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Responding to criticisms voiced regarding the prime minister’s trip to that country, Sokhonn said that steps had to be taken to prevent the situation from deteriorating in that country
PHNOM PENH-- Deputy Prime Minister and Foreign Minister Prak Sokhonn said on Jan. 8 that Prime Minister Hun Sen’s visit to Myanmar yielded significant results paving the way for further steps to be taken to address the political crisis in that country.
Speaking at a press conference upon his arrival at Phnom Penh International Airport, Sokhonn, who is the special envoy of the ASEAN chair, said that the visit by Hun Sen leads to secure an extension of ceasefires with other armed groups, humanitarian aid delivery as well as pledges from the military to assist him the special envoy in implementing the five-point consensus.
These agreements were made during bilateral talks between Hun Sen and Min Aung Hlaing, chairman of Myanmar’s State Administration Council, which took place in Naypyidaw, Myanmar’s capital.
The prime minister, who arrived on his two-day official visit on Jan. 7, became the first foreign leader to meet Myanmar's junta leader since the Feb. 1, 2021 coup during which Myanmar’s armed forces seized power in the country following the National League of Democracy winning the national elections in November 2020.
During the press conference, Sokhonn recognized that the crisis in that country was quite complicated and could not be addressed successfully in one trip, and that it will take time, patience and realistic approaches.
He went on to say that he has been well aware of disparagement against the visit as well as the outcomes of the visit.
“If you follow the news related to demonstrations and condemnation, it is really bitter,” Sokhonn stressed, referring to the wave of disapproval raised by some Myanmar people as well as attempts to prevent Hun Sen’s visit.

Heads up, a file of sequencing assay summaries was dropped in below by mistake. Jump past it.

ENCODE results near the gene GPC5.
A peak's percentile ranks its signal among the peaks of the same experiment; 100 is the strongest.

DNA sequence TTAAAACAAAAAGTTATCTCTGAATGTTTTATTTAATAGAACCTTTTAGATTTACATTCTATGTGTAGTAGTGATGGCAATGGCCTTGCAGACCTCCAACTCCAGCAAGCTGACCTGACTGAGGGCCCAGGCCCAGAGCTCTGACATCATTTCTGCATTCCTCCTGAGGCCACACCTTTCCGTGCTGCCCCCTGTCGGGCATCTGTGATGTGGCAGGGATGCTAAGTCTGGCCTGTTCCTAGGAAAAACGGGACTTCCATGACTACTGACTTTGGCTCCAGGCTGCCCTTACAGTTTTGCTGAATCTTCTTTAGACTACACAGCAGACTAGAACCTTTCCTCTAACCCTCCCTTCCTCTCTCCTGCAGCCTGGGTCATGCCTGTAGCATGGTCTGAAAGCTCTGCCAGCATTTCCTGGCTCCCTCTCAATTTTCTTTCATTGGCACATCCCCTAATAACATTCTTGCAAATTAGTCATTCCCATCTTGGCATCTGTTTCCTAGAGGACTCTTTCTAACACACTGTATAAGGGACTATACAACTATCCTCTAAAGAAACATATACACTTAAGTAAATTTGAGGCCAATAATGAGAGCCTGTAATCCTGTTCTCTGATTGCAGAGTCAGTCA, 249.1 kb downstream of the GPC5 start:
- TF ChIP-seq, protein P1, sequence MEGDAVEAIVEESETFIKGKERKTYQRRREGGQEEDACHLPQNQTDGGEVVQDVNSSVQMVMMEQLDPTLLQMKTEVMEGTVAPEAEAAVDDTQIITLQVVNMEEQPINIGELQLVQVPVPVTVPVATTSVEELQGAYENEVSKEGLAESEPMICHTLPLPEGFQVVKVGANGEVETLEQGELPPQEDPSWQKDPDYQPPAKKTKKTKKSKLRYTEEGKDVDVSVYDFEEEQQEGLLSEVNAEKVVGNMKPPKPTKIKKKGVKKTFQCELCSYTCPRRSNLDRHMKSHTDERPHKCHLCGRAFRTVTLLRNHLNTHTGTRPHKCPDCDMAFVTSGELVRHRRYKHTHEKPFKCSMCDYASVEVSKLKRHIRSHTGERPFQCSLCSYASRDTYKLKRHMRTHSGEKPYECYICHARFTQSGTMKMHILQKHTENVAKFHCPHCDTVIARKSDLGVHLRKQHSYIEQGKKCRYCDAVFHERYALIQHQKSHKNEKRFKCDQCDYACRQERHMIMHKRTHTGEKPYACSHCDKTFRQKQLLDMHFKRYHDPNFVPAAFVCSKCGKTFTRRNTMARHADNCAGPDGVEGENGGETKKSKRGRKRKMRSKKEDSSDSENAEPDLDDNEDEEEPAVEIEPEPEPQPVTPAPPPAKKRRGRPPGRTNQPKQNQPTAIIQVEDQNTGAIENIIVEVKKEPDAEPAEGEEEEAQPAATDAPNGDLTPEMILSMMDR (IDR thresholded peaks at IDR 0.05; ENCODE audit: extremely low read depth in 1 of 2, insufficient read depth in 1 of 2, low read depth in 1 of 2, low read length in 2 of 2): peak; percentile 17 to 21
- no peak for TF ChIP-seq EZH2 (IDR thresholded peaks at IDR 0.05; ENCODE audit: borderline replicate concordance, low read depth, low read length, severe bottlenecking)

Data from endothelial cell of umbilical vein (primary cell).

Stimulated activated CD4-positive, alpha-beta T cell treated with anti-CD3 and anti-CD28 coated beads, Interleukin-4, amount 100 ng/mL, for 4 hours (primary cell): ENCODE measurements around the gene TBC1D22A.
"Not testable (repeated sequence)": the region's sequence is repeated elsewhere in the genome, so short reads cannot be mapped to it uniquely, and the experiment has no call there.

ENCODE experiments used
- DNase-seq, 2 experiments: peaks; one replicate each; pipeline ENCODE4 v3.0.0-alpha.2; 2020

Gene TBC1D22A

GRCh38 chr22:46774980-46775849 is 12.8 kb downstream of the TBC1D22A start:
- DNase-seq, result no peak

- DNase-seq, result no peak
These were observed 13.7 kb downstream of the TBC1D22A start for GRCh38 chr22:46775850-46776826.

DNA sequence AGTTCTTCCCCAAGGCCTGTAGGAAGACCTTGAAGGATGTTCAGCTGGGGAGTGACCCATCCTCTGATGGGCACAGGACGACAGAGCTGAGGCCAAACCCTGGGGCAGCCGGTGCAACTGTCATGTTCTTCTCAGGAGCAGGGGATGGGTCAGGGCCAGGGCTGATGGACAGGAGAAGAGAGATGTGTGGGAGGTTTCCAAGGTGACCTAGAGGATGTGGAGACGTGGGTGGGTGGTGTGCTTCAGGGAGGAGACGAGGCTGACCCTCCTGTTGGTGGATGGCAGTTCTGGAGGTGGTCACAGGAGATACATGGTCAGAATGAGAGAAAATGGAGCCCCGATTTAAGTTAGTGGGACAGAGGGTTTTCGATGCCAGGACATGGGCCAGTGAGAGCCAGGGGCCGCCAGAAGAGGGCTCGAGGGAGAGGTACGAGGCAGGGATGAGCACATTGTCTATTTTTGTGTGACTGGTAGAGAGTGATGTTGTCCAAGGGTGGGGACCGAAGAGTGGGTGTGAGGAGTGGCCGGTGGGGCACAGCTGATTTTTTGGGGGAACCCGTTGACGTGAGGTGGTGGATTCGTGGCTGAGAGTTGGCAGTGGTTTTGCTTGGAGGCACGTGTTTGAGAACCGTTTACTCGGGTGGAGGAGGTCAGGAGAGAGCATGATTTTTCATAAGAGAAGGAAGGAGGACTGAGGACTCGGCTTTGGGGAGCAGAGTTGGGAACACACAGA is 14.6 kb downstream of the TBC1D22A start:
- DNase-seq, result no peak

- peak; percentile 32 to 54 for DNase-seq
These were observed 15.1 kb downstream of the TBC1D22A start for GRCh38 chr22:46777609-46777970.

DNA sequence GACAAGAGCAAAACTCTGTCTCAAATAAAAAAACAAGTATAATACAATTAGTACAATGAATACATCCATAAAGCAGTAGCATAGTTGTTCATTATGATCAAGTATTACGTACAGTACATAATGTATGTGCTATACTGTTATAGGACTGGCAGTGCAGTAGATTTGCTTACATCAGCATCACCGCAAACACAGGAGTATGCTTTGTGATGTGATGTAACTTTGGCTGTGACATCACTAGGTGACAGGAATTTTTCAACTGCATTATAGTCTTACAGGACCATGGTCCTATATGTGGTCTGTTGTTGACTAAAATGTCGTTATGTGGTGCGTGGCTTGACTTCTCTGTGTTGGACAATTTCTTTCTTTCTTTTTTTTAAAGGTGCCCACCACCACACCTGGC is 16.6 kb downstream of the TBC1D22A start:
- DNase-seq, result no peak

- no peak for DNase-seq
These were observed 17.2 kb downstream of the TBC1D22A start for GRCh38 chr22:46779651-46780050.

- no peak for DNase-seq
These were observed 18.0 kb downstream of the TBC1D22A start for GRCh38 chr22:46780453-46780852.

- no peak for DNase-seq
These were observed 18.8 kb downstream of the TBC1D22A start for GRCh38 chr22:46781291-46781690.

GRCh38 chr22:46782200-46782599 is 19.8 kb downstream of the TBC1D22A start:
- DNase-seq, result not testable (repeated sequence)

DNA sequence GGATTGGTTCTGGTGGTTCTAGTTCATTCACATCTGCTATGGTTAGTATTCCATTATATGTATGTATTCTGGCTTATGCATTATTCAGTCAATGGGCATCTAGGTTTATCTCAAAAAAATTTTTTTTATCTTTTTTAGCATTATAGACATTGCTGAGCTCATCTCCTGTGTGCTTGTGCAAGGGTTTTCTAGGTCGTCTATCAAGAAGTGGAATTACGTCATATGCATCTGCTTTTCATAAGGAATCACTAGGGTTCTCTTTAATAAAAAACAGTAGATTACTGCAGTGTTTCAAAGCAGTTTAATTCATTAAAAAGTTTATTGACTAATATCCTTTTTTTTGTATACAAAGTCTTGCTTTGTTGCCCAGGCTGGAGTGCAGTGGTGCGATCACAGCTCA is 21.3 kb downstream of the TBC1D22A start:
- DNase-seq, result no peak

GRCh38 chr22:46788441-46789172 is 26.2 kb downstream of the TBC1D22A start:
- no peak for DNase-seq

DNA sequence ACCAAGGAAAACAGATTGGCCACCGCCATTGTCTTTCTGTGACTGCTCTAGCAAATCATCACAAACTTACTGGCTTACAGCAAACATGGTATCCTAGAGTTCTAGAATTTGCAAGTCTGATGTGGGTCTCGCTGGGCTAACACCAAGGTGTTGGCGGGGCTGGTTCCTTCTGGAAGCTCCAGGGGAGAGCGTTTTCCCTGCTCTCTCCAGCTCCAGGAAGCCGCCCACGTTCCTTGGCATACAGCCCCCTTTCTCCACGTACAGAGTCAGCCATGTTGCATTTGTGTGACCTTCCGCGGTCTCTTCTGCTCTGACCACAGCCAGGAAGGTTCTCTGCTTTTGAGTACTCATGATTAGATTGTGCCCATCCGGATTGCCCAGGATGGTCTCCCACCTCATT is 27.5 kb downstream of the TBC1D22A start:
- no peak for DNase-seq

Hun Sen used his official Facebook page to respond to those who were critical of the outcome of his Myanmar visit, stressing that he was attempting to contribute to preventing an armed conflict and civil war through ceasefires and provisions of humanitarian assistance to be enabled without any discrimination.
“It means those who are against ceasefires want deaths and injuries due to war,” Hun Sen wrote. “Those who oppose provisions of humanitarian aid want people to die due to starvation and having no medication and vaccines against the spread of COVID-19.”
He also pointed out that, moving forward, ASEAN and its partners as well as Myanmar itself will have a lot of work to do to ensure that the ceasefire is observed and aid is provided effectively.
At the press conference on Jan. 8, Sokhonn said that he remains confident that results obtained, whether big or small, are worth celebrating.
“We need to achieve anything we can get first,” he said. “It is just like harvesting fruits from a tree. We need to pick up fruits that are close to us first.”
But Sokhonn acknowledged that there still is a long way to go.
Cambodia gains no benefits from helping Myanmar
As the current chair of ASEAN, Cambodia is changing the approach to engage with Myanmar, Sokhonn said, stressing that Cambodia stands to gain nothing from the efforts it is making to help solve the crisis in that country, genuinely wanting to help circumvent a possible tragedy in Myanmar, Sokhonn said.
“We don’t get any benefits in term of politics, economics or geopolitics,” he said. “However, we [in Cambodia] have experienced tragedy, consequences of a civil war until we could be who we are today.”
The foreign minister went on to emphasize that helping Myanmar address its crisis is the duty and responsibility of the current ASEAN chair.
”And it is our duty and responsibility to implement the five-point consensus we already have achieved,” he said. “It is also to help as the ASEAN chair and member of the ASEAN family.”
Sokhonn added that if Myanmar descended into conflict or civil war, it would affect not only the country but also damage the fame of the regional grouping and its unity.
When asked whether there will be a possible deployment of United Nations peacekeeping forces to assist Myanmar in restoring peace and bring an end to the crisis, Sokhonn responded that the decision is not up to Cambodia but up to the United Nation itself.
“[T]he current situation in Myanmar is not so dire that it requires those kinds of intervention,” Sokhonn said. However, he explained, as he had mentioned earlier, the crisis in Myanmar had all the ingredients of a civil war, but that didn’t mean it had already plunged into one. “It is just having the risk of moving in that direction,” he said. “That is why we have to work on preventing it from reaching that state.”